The most important thing is to determine if Russia did indeed interfere to the degree it is beginning to seem and to take steps to minimize the chance of such things happening again. But an equally important thing is to discover whether or not the President of the United States is in fact, formally or informally, consciously or unconsciously, acting as an agent of the Russian government. It is not necessary to believe that Donald Trump intended to end up in this position or not.

Those of us who are spiritual directors, or find ourselves on a conscious spiritual journey through life, know how subtle and maliciously sin works in our lives. The giving in to small temptations lead to compromise with even greater ones. Avoiding the consequences of sin early in the game can lead us to believe that we will never be found out, that the wages of sin really are not death in any real sense. We roll down the slippery slope of self-centeredness and deceit and wake up one morning in the garbage pit of the lost.

It is particularly difficult for an egocentric narcissist like our current President to catch the early warning signs of such a descent. His wealth and personality disorder has so sheltered him, throughout his long life, from suffering any of the consequences of his actions (or any consequences at all!) that he would be a ripe target for the Adversary (whether one understands that term in the cosmological or geopolitical sense!).

Foreign agents and spies are always on the look-out for men like Donald Trump who they can turn and manipulate. But I’m sure few could have imagined that such a potential mole could win election as President of the United States. The evidence is, as I say, not in yet. I actually hope the bleak scenario painted above is not so.

But I remember another leader of the free world once assuring us, “I am not a crook!”

And he didn’t even have a Twitter account.

An Isolationist Budget Blueprint

March 17, 2017

I am not as worried about the Trump administration’s proposed budget blueprint as some are. It is as much a campaign document as a serious attempt at a budget. And, as David Jackson points out in a recent USA Today article, “Even some Republicans balk at some of the proposed double- digit reductions in programs ranging from foreign aid to the Environmental Protection Agency, with outright eliminations of programs that range from the National Endowment for the Arts to legal aid for the poor.”

Trump’s “art of the deal” style, it seems, is to put out the most outrageous proposals, claims, or statements and then begin to walk them back under the rubric of “negotiation” and making a deal. That’s not all bad as long as everyone understands what he is doing and that we should never, ever take this man seriously as to what he says. His rhetoric may be horrifying, but what we need to do is fight like hell to counter and soften the actual policies and legislation which will actually pass. Make no mistake, the final budget will not be good (after all, Republicans control both Houses of Congress and the White House) but it can be improved.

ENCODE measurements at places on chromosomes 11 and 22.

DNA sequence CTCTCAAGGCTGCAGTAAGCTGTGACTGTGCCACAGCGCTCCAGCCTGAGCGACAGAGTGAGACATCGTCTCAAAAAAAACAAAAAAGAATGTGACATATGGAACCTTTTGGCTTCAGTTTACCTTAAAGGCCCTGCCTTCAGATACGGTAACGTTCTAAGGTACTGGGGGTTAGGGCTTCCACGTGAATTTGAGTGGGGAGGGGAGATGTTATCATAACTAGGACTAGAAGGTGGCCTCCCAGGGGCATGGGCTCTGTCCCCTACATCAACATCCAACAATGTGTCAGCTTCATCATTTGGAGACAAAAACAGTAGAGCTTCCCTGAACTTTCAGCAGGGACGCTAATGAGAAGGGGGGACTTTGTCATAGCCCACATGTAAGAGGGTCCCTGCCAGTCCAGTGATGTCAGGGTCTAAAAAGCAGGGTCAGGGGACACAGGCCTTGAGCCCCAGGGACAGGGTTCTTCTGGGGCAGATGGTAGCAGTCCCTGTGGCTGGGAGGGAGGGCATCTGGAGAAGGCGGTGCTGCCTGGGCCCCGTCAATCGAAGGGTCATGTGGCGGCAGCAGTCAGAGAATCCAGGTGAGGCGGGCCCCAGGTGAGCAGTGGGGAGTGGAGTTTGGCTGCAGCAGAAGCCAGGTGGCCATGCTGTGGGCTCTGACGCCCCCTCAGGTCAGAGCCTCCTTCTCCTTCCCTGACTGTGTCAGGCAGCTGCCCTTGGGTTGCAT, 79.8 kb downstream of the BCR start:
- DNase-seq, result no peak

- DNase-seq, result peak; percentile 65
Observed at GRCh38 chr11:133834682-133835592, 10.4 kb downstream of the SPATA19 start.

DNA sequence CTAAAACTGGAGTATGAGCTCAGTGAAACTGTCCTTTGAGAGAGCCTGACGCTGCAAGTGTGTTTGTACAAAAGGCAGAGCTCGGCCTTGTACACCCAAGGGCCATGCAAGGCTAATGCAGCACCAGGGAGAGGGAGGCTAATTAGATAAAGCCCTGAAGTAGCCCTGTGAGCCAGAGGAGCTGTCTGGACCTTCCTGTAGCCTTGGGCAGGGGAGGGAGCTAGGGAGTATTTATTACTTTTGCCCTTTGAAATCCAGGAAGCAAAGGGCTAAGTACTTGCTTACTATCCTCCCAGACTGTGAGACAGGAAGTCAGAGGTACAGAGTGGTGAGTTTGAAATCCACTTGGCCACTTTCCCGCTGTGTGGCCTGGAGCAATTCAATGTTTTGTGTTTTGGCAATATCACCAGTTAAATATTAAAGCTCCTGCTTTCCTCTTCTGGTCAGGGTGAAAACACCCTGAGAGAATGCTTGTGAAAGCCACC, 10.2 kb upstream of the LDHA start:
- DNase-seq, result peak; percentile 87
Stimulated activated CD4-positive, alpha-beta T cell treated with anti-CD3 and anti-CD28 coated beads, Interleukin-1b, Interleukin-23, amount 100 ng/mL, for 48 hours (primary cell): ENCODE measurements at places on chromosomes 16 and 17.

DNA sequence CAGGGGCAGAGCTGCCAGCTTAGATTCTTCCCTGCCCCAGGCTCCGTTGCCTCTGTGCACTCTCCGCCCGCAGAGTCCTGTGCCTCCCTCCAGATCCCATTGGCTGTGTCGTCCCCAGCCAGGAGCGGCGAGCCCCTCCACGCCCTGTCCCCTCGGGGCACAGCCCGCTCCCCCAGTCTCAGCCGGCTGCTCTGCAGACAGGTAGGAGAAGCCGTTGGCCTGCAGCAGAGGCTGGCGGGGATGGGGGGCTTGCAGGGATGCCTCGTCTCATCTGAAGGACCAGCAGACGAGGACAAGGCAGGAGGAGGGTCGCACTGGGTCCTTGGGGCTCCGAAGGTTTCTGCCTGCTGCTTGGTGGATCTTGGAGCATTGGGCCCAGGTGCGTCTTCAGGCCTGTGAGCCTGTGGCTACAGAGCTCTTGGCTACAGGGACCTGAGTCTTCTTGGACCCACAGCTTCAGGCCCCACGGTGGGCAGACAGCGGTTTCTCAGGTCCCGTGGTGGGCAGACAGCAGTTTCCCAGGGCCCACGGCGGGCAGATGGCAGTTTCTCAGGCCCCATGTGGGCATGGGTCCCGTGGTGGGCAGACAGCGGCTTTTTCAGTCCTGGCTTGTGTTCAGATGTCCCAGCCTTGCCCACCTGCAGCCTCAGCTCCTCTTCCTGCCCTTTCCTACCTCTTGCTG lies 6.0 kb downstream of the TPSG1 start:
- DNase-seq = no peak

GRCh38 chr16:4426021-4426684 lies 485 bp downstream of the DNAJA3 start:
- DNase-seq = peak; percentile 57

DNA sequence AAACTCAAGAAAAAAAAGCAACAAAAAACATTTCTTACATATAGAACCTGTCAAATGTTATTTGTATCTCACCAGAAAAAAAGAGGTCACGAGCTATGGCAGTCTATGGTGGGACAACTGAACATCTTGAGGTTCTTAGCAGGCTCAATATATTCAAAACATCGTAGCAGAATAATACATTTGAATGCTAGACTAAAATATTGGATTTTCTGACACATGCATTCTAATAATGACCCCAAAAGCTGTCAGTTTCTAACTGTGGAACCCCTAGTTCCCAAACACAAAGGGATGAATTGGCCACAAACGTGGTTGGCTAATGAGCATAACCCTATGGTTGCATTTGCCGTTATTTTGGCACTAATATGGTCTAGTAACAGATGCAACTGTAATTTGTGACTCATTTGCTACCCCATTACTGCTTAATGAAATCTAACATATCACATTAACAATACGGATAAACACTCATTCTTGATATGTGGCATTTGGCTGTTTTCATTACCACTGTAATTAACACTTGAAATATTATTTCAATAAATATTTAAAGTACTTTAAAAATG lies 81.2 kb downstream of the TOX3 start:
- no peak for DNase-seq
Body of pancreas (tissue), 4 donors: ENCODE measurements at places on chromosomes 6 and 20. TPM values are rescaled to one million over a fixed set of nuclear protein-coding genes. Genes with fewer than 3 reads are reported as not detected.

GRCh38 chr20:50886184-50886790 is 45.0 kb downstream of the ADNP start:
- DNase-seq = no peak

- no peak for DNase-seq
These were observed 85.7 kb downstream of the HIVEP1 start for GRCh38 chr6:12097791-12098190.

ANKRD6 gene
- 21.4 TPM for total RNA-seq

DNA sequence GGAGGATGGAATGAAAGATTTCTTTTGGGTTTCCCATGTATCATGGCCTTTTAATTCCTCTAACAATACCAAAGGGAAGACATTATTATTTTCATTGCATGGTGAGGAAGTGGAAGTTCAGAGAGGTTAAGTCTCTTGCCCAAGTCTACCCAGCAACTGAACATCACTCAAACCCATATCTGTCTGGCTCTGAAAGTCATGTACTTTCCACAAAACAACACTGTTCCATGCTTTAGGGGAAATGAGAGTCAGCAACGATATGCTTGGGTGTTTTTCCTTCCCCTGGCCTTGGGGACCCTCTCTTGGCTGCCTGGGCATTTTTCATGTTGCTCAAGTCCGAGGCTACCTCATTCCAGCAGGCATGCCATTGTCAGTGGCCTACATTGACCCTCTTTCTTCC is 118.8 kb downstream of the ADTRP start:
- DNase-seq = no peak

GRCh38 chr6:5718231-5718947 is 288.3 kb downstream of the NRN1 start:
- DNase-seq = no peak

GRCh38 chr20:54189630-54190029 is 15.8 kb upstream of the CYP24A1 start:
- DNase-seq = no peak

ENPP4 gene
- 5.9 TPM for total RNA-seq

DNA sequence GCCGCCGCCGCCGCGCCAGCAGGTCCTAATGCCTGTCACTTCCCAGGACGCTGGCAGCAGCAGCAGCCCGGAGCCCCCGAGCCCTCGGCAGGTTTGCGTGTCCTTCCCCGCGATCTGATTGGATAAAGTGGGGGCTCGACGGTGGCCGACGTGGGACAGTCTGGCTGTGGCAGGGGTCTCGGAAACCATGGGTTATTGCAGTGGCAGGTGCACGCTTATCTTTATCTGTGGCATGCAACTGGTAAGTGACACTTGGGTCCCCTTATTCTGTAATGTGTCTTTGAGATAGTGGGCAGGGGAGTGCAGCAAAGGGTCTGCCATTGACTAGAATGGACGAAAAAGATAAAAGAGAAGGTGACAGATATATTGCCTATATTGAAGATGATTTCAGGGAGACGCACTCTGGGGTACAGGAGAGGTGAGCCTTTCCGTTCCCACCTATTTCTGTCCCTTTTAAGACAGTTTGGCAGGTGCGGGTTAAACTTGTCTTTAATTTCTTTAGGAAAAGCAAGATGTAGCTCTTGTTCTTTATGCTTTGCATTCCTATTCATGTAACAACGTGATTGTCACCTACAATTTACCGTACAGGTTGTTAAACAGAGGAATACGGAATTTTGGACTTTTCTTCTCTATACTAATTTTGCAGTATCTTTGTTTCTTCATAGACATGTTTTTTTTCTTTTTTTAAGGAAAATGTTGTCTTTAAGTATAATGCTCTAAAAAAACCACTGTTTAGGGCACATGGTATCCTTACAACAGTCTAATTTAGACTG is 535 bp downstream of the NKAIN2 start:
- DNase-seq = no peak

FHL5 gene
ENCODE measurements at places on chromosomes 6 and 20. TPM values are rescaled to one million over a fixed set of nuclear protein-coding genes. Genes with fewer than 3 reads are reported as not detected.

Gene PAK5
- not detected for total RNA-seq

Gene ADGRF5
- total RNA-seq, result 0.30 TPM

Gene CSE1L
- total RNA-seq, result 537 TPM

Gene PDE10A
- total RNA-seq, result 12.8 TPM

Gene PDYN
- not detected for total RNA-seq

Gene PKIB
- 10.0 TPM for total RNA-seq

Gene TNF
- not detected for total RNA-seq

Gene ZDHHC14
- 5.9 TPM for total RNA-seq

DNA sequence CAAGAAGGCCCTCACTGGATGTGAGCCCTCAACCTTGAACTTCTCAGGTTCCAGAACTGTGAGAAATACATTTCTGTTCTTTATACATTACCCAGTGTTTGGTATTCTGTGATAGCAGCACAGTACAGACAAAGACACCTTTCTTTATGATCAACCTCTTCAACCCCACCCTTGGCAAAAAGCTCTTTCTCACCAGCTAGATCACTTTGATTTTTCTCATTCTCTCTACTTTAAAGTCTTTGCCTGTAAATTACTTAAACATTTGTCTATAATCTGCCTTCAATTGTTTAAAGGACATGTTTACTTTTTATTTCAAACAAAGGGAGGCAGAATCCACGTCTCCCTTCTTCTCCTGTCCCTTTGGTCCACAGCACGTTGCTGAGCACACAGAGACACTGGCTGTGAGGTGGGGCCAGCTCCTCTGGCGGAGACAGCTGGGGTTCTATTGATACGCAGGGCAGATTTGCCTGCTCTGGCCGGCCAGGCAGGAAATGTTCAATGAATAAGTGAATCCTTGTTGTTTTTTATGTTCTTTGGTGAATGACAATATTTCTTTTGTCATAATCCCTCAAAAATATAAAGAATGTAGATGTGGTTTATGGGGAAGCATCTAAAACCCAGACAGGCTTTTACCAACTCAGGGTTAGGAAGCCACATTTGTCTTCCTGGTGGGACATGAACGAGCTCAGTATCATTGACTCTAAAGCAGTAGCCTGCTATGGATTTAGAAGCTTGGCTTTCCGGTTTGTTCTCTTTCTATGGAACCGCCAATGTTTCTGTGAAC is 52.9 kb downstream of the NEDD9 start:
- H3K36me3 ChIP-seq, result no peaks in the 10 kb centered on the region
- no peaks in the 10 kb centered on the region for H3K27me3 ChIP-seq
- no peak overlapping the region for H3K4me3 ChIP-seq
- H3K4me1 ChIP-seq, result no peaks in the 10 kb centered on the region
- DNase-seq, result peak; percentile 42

My concern though is that the budget blueprint signals the kind of priorities this Administration will pursue. A release from J Street (the pro Israel, pro peace lobby) puts it most succinctly: This “…blueprint embodies an isolationist worldview and dependence on military might to solve problems at the expense of multilateral diplomacy.” The draconian cuts to the State Department (apparently rolled over for by Secretary Tillerson) mostly in the area of foreign aid makes it clear that the Trumpites much prefer the “hard power” of military threat and action to the “soft power” of actual diplomacy which has proved so effective since the end of World War II.

I do not dispute that one of the chief responsibilities of government is to provide for the common defense and to keep its people safe from “enemies foreign and domestic.” I do dispute the assertion that the best way to do this is through massive investment in military spending when we already have — far and away — the most powerful and effective fighting force in the world.

Mick Mulvaney, Trump’s budget director, makes the point that this budget plan simply reflects what the President campaigned on, but he did pledge to work with Congress to resolve disputes and stated that this is not a “take it or leave it” kind of plan.

Let us devoutly hope not. For, if they try to force us to take it, we will simply have to leave it!

Our Rapid Slide Into Tyranny

March 10, 2017

Let me be clear (as our old friend, Bernie Sanders is wont to say): I am for a single-payer, universal, Medicare-for-all health care system paid for by higher taxes on corporations and the extremely, obscenely rich. I would have supported it when Harry Truman tried to get it passed, I was for it when the Clintons tried it once again, and I was for it when Barack Obama and the Democrats got at least something through Congress in the Affordable Care Act.

I am not naive to the fact that there are many problems with the A.C.A. but I am certain that, with all the energy and political capital now being used to “repeal and replace” it, we could “mend it, not end it” in a bipartisan manner and probably within one presidential term. But not, obviously, with this President.